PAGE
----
FedEx’s $4.4 Billion Acquisition of TNT Has Been a Dud
(Bloomberg Businessweek) -- FedEx Corp.’s European road trip has turned into a yearslong headache.
The parcel-delivery company, historically a laggard in Europe relative to rival United Parcel Service Inc., bet big on the region in 2016 with the $4.4 billion acquisition of Netherlands-based TNT Express NV. Three years later, FedEx is still trying to integrate TNT into its operations. Two veteran executives leading that process have been replaced, and sluggish growth abroad is weighing on FedEx’s results. On March 19, the company cut its fiscal 2019 earnings guidance for the second time in only three months and said it may need to take more drastic cost-cutting actions to mitigate the impact of weak international sales.
“We remain confident in the long-term strategic value of the FedEx Express/TNT Express combination,” Rajesh Subramaniam, FedEx’s president and chief operating officer, said in a press release. Subramaniam took over as head of the unit that houses TNT in January after former unit President David Cunningham unexpectedly retired. Subramaniam was then promoted to chief operating officer in March after the equally unexpected departure of David Bronczek, the onetime heir apparent to founder and Chief Executive Officer Fred Smith.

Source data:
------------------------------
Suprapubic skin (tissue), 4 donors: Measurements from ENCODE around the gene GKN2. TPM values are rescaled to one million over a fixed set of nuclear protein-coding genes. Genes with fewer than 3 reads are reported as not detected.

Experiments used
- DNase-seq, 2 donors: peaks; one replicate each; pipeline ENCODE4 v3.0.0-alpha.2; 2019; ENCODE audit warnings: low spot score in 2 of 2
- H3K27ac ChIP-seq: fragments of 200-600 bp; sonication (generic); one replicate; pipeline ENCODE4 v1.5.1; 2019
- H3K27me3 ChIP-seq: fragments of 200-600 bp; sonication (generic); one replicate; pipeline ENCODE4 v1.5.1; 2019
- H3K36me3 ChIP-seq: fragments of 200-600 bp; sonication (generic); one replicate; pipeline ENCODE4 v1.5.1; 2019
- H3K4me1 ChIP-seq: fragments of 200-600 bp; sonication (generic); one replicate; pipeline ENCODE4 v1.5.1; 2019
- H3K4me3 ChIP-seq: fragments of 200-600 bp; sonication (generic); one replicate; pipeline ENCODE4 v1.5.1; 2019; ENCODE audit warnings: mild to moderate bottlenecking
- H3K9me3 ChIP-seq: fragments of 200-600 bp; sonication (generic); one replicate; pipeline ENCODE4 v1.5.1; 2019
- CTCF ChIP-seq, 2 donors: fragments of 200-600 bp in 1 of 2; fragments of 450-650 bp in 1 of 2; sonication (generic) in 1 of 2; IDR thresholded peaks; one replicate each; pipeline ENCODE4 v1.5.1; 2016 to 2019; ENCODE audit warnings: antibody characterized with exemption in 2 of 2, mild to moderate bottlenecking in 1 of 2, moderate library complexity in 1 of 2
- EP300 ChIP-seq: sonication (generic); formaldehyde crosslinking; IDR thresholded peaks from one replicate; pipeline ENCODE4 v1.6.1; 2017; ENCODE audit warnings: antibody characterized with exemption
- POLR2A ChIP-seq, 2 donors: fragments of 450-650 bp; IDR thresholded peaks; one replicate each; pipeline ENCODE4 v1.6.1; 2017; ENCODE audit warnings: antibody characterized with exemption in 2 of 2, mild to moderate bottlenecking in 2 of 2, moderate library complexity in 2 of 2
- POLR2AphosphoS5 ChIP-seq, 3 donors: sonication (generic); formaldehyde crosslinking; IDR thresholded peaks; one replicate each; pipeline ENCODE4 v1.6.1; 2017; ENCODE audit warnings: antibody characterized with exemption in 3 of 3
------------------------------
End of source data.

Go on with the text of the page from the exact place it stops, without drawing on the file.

FedEx intended to use the TNT purchase to tap into growing global e-commerce demand and said it could cut costs by merging TNT’s pan-European ground network with its existing Express air business. But the acquisition was risky from the start, coming after years of earnings challenges at TNT as a sputtering economy weakened demand in its core western European markets, cheaper competition piled on pricing pressures, and restructuring led to eye-watering charges. TNT had woefully underinvested in its network, and now the cost of catching up has fallen on FedEx.
FedEx initially expected a four-year integration process. In December it was forced to acknowledge that downtrodden demand in Europe and aftershocks from a 2017 cyberattack on TNT’s network would delay the expected benefits of the deal and cause it to miss profit growth goals for the Express segment. On March 19, FedEx said the work may stretch into its fiscal 2021—which is an awfully long time to wait for a big deal to start paying off.
● Money pit
FedEx’s original cost estimate for the deal was $700 million to $800 million in integration expenses—about half the current estimate.
● Raise the roof
On March 19, FedEx increased its estimate of cumulative integration costs by $100 million, from the $1.4 billion it had predicted in 2017.
—Sutherland is a deals columnist for Bloomberg Opinion.
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